Nearly 130 million tons of coal waste from existing plants already is being produced annually, most of which is disposed of in largely unregulated landfills, ponds and other locations, posing public health and environmental risks, the group warns.
Concern about coal waste arose after December 22, 2008, when a coal ash containment dike failed at the Tennessee Valley Authority’s Kingston Fossil Plant releasing about 5.4 million cubic yards of ashy sludge over nearly 400 acres. TVA’s Kingston Fossil Plant is located on the Emory River portion of Watts Bar Reservoir, close to where the Clinch and Tennessee Rivers meet near Kingston, Tennessee.
One of the dozens of specialized earth movers cleaning up the Kingston ash spill (Photo courtesy TVA)
Several dozen homes were damaged, and the TVA has worked with more than 600 families so far on questions, concerns, and property damage claims.
On March 5, the Tennessee Department of Environment and Conservation, the Tennessee Department of Health, and the U.S. Environmental Protection Agency held a public meeting for the residents of Roane County, where the spill occurred. Officials at the meeting affirmed that public and private water supplies are not impacted by the ash. The amount of particulate matter and metals in air meet all standards and are below levels of health concern, they said.
Nevertheless, the Emory River will be dredged to remove coal ash, chemical dust suppressant has been sprayed in the area, and arsenic above the acceptable level for residential properties has been measured in area soil.
"Coal waste poses a large and unnecessary risk to people's health and the environment, and we need to act before another Kingston disaster strikes," said NRDC Executive Director Peter Lehner. "The EPA took a big step forward by announcing it will regulate coal ash, but they need to quickly examine how coal waste is handled and ensure proper management and disposal are in place at all new plants."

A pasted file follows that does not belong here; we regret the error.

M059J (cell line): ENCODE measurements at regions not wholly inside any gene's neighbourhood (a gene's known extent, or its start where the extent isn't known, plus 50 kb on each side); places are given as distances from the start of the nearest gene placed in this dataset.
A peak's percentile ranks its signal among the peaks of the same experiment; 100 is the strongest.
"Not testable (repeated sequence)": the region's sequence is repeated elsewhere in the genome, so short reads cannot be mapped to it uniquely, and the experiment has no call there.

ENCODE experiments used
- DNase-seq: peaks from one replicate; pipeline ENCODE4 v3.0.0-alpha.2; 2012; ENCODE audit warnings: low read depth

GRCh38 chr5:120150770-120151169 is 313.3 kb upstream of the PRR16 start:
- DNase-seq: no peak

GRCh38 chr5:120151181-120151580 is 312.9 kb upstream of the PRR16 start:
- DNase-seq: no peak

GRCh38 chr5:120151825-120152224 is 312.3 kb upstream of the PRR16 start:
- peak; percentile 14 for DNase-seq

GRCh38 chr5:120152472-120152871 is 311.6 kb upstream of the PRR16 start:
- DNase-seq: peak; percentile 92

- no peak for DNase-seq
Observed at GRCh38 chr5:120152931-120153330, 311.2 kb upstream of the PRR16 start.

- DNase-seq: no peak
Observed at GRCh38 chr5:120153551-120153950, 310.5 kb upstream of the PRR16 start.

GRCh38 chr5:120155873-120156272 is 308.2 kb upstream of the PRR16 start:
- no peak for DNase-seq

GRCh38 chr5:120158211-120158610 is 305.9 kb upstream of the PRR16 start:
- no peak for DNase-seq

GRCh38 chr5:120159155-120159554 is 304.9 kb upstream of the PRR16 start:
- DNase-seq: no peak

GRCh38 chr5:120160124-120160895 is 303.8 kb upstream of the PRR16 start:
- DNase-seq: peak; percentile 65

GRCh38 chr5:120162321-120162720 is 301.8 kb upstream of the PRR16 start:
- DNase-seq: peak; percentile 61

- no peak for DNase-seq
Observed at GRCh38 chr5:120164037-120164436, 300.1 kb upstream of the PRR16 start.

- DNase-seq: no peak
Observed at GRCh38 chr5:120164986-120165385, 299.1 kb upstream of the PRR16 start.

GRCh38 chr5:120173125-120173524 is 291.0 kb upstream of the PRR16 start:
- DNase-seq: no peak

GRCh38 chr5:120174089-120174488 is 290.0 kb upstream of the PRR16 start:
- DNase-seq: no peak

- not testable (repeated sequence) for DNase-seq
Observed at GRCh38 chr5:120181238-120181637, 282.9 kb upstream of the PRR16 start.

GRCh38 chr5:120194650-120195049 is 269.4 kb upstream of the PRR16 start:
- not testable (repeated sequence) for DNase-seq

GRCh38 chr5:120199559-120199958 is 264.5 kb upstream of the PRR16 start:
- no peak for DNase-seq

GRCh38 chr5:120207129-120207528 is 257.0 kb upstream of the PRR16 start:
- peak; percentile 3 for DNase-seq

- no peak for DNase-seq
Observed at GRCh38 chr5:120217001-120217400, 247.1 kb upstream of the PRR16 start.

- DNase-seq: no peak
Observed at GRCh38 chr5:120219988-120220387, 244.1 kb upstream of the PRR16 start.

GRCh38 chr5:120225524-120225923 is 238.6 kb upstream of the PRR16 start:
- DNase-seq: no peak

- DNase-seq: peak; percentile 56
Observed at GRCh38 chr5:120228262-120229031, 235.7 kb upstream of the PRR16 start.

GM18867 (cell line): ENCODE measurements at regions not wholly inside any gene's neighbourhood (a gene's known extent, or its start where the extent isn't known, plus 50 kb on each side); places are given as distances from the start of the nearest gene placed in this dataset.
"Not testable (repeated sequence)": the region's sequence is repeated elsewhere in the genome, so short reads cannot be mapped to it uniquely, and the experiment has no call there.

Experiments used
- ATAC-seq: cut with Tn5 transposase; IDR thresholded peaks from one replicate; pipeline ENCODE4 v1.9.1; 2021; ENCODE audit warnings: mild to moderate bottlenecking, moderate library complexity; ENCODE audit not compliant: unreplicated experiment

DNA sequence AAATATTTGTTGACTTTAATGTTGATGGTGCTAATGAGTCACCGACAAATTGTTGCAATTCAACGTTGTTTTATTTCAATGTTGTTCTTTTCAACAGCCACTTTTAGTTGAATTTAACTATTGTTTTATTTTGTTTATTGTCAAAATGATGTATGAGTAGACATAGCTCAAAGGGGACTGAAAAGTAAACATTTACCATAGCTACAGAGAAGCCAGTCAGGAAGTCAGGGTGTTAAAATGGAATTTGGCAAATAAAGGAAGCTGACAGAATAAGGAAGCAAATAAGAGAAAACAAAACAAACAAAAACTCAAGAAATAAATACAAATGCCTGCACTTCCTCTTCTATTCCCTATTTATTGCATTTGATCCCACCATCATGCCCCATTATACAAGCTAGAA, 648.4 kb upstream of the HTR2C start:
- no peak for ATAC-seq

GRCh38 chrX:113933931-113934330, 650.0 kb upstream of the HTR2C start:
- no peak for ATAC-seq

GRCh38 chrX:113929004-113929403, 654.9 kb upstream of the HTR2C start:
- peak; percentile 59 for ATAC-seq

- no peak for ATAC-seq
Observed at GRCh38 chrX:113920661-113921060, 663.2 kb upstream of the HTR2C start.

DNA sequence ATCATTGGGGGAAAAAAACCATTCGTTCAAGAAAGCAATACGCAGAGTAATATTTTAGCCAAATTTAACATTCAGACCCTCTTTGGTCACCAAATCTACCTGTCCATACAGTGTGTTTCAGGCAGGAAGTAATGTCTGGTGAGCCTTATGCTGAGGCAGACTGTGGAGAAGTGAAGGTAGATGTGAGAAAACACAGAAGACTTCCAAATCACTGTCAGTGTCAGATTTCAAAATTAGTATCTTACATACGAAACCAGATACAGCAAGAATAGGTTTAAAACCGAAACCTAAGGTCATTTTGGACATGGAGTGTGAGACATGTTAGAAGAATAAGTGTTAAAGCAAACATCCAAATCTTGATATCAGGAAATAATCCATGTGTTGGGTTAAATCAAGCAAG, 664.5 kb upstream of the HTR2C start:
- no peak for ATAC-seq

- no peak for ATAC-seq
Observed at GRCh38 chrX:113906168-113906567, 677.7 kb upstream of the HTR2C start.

Ash, a by-product of coal-fired power plants, is often stored on-site in containment areas. Many states allow coal waste to be dumped into poorly constructed landfills, ponds and old mines from which it can seep into groundwater, the NRDC warns.
The 15 states that would be the biggest polluters, which the environmental group has dubbed the "Filthy 15," have proposals for 54 coal plants that would create nearly 14 million tons of coal waste.
The 15 states with proposed plants that would produce largest amount of toxic materials is led by Texas with eight proposed coal-fired power plants, which the NRDC estimates would create 4,093,087 tons of coal ash waste each year.
Next on the list is South Dakota with two proposed plants that would create an estimated 952,630 tons of coal waste annually.
Third on the list is Florida, which plans three coal-burning power plants, that would create 911,118 tons of coal waste every year.
The rest of the 15 states on the list are, in descending order of amount of waste created: Ohio, Illinois, Nevada, Montana, South Carolina, Kentucky, Wyoming, Michigan, Wisconsin, Missouri, West Virginia and Georgia.
The EPA conducted an assessment in 2007 that showed that certain types of ash disposal sites pose a cancer risk nearly 1,000 times the acceptable level. EPA also identified 24 sites in 13 states that are known or suspected to be contaminated by coal ash, but the agency has not been regulating coal ash disposal, instead allowing states to set their own regulations.
The new NRDC analysis shows that proposed coal plants would produce more than 18,000 tons annually of toxic metals - like arsenic, mercury, lead, and other toxic substances. The toxic metals that are often found in coal waste can pose serious health risks to people, especially children, including cancer, birth defects, reproductive problems, damage to the nervous system and kidneys, and learning disabilities.
"There are cleaner, safer and more sustainable energy choices available," said Lehner. "America should be moving toward energy efficiency and renewable energy sources that will drive our economic recovery and meet the challenges of the 21st Century."
In conjunction with the new analysis, NRDC has a new website that includes a state-by-state breakdown of the total amount annually of waste, including toxic metals, from existing and proposed plants.
Click here for NRDC's complete list of states and national data.
Copyright Environment News Service (ENS) 2009. All rights reserved.